Breast Cancer Symptoms – what to look for
Following my diagnosis of Triple Negative Breast Cancer in November 2015, I want to do all I can to raise awareness of checking for Breast Cancer symptoms and signs.
Despite finding my breast cancer early, I do believe that I could have found it even earlier and I want to stress the importance of conducting your own regular breast checks.
I’m sharing information below from Cancer Council NSW. Please read it. Please be vigilant and please encourage your friends and family to be as well.
What is Breast Cancer?
Breast cancer occurs when the cells lining the breast lobules or ducts grow abnormally and out of control. A tumour can form in the ducts or lobules of the breast.
When the cells that look like breast cancer are still confined to the ducts or lobules of the breast, it is called pre-invasive breast cancer.
Most breast cancers are found when they are invasive. This means the cancer has spread outside the ducts or lobules of the breast into surrounding tissue.
Breast Cancer symptoms
Signs to look for include:
- a lump, lumpiness or thickening
- changes to the nipple, such as a change in shape, crusting, a sore or an ulcer, redness, unusual discharge, or a nipple that turns in (inverted) when it used to stick out
- changes to the skin of the breast, such as dimpling of the skin, unusual redness or other colour changes
- an increase or decrease in the size of the breast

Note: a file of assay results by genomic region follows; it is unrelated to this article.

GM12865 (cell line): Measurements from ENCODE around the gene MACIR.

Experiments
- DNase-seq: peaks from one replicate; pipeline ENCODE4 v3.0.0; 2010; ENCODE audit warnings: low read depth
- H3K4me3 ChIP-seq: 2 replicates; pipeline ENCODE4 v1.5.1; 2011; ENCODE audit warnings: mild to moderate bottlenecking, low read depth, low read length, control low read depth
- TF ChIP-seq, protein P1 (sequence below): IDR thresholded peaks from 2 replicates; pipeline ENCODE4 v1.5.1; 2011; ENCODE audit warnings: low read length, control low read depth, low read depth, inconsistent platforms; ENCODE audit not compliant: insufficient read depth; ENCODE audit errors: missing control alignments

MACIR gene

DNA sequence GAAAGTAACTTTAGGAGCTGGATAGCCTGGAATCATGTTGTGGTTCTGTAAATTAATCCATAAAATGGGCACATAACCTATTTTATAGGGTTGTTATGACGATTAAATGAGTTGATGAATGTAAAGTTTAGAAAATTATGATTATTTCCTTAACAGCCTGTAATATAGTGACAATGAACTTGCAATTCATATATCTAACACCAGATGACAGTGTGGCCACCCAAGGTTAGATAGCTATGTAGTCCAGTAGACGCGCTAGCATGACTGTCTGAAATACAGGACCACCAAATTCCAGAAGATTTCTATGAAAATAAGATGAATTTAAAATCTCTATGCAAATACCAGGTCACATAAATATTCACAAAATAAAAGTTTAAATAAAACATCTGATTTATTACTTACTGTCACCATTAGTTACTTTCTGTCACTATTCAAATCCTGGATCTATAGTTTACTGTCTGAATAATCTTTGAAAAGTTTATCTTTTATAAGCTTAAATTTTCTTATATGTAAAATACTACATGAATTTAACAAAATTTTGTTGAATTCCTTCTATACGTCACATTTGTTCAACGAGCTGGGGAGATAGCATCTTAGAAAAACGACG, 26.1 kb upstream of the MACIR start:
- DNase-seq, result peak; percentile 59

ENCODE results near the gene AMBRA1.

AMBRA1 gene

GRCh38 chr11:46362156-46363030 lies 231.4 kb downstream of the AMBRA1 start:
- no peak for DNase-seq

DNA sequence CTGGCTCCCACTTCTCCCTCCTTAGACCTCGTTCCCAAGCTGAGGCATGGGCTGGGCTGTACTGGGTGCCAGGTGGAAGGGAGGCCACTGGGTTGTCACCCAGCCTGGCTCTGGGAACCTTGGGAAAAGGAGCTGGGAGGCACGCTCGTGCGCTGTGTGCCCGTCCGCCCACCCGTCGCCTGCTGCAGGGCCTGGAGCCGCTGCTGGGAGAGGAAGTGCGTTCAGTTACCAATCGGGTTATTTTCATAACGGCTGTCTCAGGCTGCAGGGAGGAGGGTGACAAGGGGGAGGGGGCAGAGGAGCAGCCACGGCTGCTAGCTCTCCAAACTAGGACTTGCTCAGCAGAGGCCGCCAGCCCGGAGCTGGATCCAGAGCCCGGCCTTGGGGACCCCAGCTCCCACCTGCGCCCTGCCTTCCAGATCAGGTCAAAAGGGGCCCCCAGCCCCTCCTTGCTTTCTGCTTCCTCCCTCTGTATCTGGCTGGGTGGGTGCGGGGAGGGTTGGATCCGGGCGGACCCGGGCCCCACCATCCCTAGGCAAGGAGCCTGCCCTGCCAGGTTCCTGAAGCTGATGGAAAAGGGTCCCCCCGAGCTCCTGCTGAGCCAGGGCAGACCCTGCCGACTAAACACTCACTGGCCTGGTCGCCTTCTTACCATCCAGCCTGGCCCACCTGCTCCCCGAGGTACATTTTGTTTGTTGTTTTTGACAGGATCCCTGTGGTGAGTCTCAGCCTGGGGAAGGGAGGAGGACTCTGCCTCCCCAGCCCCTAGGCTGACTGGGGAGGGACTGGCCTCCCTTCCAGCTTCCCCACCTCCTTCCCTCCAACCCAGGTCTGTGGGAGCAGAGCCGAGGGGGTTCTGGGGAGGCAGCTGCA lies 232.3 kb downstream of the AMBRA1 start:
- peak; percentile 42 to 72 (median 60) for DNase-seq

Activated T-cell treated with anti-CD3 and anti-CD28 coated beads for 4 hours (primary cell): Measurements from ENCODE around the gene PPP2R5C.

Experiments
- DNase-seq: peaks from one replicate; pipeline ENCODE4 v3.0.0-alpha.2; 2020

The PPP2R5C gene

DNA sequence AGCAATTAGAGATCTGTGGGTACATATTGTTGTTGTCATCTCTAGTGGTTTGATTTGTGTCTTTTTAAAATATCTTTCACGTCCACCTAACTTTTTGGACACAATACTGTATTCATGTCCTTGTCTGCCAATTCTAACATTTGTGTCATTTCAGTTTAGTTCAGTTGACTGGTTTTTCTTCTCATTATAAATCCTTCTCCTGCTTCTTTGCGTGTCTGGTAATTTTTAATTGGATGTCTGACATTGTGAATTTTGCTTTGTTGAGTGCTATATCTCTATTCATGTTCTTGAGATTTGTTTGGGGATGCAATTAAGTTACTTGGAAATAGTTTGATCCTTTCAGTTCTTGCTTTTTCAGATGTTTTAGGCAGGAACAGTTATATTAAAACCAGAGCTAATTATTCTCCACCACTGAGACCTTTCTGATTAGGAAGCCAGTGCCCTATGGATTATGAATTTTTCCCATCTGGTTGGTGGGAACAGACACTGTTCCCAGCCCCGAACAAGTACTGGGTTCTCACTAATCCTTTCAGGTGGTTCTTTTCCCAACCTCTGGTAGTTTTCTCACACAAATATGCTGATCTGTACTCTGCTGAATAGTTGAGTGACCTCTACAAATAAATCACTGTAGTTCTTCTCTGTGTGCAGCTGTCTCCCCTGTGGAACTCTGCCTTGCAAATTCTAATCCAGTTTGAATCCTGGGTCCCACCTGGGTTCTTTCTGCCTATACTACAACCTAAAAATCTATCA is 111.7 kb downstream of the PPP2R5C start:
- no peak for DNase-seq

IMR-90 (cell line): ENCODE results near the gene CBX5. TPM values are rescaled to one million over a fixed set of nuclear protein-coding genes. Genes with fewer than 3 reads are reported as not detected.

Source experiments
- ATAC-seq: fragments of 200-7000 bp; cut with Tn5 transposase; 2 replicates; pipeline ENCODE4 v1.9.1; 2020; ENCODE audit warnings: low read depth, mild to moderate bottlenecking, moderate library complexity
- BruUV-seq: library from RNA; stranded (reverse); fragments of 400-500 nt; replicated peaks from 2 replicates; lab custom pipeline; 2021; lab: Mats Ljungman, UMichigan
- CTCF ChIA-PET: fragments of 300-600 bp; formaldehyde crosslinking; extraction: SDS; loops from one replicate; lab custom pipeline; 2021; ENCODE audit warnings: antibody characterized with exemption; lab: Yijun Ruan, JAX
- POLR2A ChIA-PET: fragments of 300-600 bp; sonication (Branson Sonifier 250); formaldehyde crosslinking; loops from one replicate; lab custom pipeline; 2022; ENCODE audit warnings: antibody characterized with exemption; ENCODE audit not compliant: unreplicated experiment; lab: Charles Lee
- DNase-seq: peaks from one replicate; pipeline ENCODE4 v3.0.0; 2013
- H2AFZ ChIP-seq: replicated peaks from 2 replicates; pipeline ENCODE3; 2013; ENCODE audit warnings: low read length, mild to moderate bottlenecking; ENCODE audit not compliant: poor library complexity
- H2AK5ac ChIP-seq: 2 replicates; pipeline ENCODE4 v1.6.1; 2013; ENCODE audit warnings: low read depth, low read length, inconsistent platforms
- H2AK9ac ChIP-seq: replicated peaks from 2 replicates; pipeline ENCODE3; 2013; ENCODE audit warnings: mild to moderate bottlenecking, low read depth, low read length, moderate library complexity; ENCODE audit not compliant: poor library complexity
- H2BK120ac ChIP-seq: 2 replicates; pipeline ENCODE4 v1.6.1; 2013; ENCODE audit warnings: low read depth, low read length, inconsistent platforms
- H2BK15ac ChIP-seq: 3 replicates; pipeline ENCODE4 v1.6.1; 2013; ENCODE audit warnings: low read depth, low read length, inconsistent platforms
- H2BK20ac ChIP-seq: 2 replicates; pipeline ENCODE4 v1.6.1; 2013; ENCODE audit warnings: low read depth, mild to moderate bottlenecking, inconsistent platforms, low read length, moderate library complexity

- a change to the shape of the breast
- swelling or discomfort in the armpit
- persistent, unusual pain that is not related to your normal monthly menstrual cycle, remains after a period and occurs in one breast only.
Breast Cancer statistics
- Breast cancer is the most common cancer in Australian women, representing 28% of all cancers in women.
- About 14,000 women are diagnosed each year.
- One in eight women will be diagnosed with breast cancer by the age of 85.
- Although it can occur at any age, breast cancer is more common in older women.
- More than two in three (69%) are diagnosed in women aged 40–69. About one in four (25%) are diagnosed in women aged 70 and over.
- Nearly 80% of women diagnosed had invasive ductal carcinoma (IDC), while about 11% had invasive lobular carcinoma (ILC).
- About 130 men are diagnosed in Australia each year. This represents less than 1% of all breast cancers.
You can find out more about Breast Cancer here: http://www.cancercouncil.com.au/breast-cancer/